FLSA Overtime Rule Update
UPDATE: The final Fair Labor Standards Act’s (FLSA’s) overtime rules which were set to go into effect on December 1, 2016 are on hold. A nationwide injunction against enforcement of the new salary minimums was issued on November 22, 2016 by a federal judge in Texas, based on a preliminary finding that the Obama administration exceeded its authority in raising the income limit so significantly.
As you may know, the new salary minimums were expected to drastically increase the FLSA’s salary threshold for exempt status and called for automatic increases every three years beginning in 2020.
While this is a welcome ruling for employers, it begs the question of what comes next.
First, employers do not need to implement the FLSA salary bump by the December 1, 2016 deadline. Whether this increase will be reinstated down the road remains unclear. We will, of course, keep you updated of any new changes.
Second, employers who have already implemented changes to address this increase may determine that it is wise to leave those changes in place. Assessing whether this is best for your business will turn on the nature of your operations, the number of individuals affected, the expectation of salary increases, the bottom-line costs, and so forth. Please contact our office if you have questions regarding whether salary changes should be implemented notwithstanding this new development.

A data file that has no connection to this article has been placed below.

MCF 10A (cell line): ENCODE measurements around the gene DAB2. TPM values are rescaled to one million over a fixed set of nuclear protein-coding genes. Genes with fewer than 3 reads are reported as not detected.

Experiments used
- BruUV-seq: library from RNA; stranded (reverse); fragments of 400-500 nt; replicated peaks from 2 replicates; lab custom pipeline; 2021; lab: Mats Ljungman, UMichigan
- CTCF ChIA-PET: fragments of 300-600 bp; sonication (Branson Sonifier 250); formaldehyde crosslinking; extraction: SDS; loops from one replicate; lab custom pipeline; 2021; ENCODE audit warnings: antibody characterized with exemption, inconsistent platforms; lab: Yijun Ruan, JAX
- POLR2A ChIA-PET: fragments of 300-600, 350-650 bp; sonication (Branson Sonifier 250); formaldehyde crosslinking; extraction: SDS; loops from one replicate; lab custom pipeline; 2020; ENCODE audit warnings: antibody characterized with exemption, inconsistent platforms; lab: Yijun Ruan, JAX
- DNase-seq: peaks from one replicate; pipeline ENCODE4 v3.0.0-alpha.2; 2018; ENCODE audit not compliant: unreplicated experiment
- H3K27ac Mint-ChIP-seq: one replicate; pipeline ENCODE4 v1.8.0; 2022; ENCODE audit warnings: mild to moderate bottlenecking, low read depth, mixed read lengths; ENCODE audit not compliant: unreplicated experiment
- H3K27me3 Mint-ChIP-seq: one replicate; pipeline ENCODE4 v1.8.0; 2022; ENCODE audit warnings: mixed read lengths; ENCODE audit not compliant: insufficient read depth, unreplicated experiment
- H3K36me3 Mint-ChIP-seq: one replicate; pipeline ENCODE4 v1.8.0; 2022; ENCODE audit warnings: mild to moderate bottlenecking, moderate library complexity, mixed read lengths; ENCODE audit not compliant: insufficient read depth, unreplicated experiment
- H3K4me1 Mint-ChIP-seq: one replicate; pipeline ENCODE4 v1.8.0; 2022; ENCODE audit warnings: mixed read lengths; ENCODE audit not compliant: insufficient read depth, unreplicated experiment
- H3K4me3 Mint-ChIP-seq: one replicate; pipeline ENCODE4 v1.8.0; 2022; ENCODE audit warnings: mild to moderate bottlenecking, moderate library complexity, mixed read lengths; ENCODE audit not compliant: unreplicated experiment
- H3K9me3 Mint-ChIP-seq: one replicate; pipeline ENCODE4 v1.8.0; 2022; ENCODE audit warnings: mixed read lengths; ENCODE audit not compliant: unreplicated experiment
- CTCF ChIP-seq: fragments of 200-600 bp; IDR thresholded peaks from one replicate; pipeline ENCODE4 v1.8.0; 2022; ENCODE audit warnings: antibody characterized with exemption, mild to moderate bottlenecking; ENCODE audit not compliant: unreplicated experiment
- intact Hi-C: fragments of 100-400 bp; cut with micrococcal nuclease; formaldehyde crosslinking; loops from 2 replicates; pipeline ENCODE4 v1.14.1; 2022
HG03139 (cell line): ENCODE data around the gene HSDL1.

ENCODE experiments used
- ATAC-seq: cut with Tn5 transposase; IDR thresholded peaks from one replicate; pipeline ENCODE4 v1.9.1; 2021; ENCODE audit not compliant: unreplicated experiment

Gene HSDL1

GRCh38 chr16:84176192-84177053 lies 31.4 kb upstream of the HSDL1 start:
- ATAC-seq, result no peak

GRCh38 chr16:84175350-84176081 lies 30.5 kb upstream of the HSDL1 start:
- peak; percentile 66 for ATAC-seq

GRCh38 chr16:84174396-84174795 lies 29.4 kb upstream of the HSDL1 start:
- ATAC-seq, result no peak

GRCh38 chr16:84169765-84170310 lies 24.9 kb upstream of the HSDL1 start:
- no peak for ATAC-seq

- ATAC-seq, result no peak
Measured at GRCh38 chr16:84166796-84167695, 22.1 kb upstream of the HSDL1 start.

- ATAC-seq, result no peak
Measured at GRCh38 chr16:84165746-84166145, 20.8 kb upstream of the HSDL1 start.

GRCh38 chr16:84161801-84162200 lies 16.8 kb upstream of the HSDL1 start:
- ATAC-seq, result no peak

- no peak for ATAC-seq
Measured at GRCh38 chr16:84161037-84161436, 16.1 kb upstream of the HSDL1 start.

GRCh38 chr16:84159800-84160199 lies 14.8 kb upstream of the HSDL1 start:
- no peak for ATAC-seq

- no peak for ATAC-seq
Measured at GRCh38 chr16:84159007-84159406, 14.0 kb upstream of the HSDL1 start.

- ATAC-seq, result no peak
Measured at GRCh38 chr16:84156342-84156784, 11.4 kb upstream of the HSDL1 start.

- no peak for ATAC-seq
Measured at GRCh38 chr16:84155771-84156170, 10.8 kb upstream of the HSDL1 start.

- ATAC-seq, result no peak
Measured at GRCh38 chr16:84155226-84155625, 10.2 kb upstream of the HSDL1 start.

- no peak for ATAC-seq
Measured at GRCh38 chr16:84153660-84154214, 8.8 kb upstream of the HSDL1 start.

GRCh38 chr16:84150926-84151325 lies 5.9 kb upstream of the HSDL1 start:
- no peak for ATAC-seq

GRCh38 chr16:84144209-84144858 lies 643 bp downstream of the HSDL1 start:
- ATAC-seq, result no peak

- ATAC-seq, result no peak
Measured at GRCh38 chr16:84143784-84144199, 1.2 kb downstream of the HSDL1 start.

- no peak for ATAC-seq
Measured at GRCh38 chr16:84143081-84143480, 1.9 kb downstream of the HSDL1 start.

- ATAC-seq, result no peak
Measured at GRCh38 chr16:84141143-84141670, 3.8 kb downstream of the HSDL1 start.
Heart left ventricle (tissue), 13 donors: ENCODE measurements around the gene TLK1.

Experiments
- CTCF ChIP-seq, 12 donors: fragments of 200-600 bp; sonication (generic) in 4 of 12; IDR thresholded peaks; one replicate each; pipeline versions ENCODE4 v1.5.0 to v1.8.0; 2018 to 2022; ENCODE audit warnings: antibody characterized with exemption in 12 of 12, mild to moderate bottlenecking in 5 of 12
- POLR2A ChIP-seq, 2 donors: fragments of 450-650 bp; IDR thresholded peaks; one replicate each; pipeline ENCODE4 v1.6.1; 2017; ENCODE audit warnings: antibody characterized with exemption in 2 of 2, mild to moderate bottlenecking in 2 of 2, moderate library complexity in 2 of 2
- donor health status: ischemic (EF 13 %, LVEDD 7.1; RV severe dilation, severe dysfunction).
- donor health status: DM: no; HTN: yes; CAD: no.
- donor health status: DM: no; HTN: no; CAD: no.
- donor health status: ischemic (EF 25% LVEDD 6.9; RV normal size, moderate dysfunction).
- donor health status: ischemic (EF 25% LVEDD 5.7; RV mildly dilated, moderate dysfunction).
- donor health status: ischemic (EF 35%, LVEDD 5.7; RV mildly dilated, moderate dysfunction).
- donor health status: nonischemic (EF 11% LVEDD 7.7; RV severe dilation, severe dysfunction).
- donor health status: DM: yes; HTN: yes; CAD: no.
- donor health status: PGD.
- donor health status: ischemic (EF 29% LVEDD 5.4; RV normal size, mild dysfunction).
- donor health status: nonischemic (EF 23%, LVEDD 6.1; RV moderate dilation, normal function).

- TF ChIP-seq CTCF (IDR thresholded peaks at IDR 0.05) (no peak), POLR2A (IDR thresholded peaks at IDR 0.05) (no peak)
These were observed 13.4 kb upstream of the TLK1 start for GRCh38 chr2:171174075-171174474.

Third, California employers must remember that even if the federal salary minimums are invalidated, a California minimum wage increase will become effective January 1, 2017 for employers with 26 or more employees. Increases to state minimum wage rates impacts exempt salary minimums and those state-imposed increases will not be impacted by this ruling.
As most California employers have learned, wage and hour compliance is a moving target. This new development is another reminder of that reality. Our office will continue to monitor this issue and will provide updates as this develops. In the meantime, if you have any questions about this or any other employment law matter, please contact our office to discuss.